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Buy to Let Mortgage Guide

This guide explains how buy to let mortgages work and how to source the best buy to let product for your needs.

Buy to Let Mortgage Guide

1. How buy to let mortgages work

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A buy to let mortgage is a loan from a bank or building society for the sole purpose of purchasing a property to let. The property does not need to be tenanted when you buy it however, to qualify for a buy to let mortgage it must be your intention to let it to tenants after you have purchased it. Like regular mortgages, you will be required to repay the loan with interest over an agreed period of time (the mortgage term) and it will be secured against the property. If you are unable to repay the mortgage, your lender can sell the property in order to recoup its money. However, unlike owner-occupier mortgages the amount your mortgage provider will lend you will be dependent on your expected rental income, rather than your personal income.

2. Mortgage advice

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Unless you know exactly what buy to let mortgage product you require, you should seek professional advice.

Direct advice from a mortgage lender differs substantially from that you receive from mortgage advisers, brokers or Independent Financial Advisers (IFAs).

Mortgage lenders only offer information on their own products.

Mortgage brokers and IFAs can offer advice on a range of buy to let products from a variety of lenders, however, it should be noted that some will cover the whole of the market, others will only advise on products from a limited number of lenders.

Many mortgage brokers have relationships with lenders and at times are able to access competitive exclusive products that aren't available directly from the lender.

When looking for buy to let mortgage advice you should consider whether you are willing to pay an advice fee. Some brokers are paid commission by a lender for selling their products, others will charge an advice fee.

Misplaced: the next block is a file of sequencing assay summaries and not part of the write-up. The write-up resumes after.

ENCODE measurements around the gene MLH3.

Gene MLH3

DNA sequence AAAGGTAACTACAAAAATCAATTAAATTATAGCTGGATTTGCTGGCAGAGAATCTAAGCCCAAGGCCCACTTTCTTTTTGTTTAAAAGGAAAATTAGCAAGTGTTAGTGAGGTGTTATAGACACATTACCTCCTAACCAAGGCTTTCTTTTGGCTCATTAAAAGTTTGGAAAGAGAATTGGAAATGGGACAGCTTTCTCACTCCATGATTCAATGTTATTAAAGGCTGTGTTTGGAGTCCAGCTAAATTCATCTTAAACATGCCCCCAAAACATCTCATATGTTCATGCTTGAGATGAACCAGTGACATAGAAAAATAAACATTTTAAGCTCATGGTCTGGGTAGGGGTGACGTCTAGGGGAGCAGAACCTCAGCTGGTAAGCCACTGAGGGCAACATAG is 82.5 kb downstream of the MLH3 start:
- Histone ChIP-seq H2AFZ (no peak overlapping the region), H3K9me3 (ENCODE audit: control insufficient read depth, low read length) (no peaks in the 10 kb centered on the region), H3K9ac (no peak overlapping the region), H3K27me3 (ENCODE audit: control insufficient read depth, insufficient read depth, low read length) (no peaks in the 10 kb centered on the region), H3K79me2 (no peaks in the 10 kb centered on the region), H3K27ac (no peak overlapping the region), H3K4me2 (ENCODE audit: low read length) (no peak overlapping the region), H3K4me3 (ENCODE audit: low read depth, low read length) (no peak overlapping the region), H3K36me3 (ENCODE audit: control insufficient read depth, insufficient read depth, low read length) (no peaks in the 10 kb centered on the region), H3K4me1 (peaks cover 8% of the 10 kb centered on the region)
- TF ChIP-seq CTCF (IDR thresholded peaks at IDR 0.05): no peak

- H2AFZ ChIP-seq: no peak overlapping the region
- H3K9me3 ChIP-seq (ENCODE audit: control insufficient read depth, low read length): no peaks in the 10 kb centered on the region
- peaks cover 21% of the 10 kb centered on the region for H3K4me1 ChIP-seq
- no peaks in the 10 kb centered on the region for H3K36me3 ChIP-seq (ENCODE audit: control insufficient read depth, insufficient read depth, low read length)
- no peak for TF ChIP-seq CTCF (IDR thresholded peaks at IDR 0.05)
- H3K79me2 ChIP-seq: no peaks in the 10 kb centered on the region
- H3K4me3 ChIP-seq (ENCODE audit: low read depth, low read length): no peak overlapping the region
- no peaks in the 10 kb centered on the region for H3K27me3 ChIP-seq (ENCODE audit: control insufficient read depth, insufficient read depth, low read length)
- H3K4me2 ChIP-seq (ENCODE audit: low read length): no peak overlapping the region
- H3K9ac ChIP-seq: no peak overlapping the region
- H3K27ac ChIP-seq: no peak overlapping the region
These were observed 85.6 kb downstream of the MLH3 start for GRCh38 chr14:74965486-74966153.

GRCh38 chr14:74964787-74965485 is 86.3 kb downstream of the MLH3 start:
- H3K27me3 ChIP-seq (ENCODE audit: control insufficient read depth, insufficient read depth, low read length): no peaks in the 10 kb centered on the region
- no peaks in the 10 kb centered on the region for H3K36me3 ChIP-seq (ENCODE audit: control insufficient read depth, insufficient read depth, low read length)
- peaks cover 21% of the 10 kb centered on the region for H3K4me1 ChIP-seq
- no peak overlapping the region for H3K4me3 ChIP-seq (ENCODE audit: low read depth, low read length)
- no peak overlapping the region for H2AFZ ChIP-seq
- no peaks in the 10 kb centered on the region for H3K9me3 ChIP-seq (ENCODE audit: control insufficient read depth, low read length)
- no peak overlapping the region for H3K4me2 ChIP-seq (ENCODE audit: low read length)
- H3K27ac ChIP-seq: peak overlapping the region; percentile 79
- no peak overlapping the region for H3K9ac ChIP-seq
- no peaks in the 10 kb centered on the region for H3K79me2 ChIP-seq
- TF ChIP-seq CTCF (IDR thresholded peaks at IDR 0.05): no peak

3. How much to borrow

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Most buy to let investors purchase a property using a combination of their own money (the deposit) and borrowed funds (the mortgage).

To calculate how much money you can comfortably borrow, a professional mortgage adviser will assess the potential rental income you are expected to receive from your investment property, the amount of deposit and your individual circumstances. They will then provide guidance on how much you can comfortably afford to borrow.

A professional adviser (and most lenders) will recommend or require that your rental income is substantially more than your monthly mortgage payment. This will ensure that you have a surplus income each month that can be used to meet maintenance costs, service charges and potential rental voids.

The amount your mortgage provider will lend depends on:

  • The expected rental income on the property you wish to buy.
  • The size of your deposit.
  • The mortgage rate of the product.

As with any property purchase there are several other significant costs that you will need to account for when investing in property, read our buying property guide in our buyer’s area for further information.

4. Repayment methods

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There are a number of repayment options when taking out a buy to let mortgage.

Repayment:

In this instance you actively pay back the loan over the mortgage term. Your monthly repayments consist of repaying the capital along with the interest accrued.

Interest only: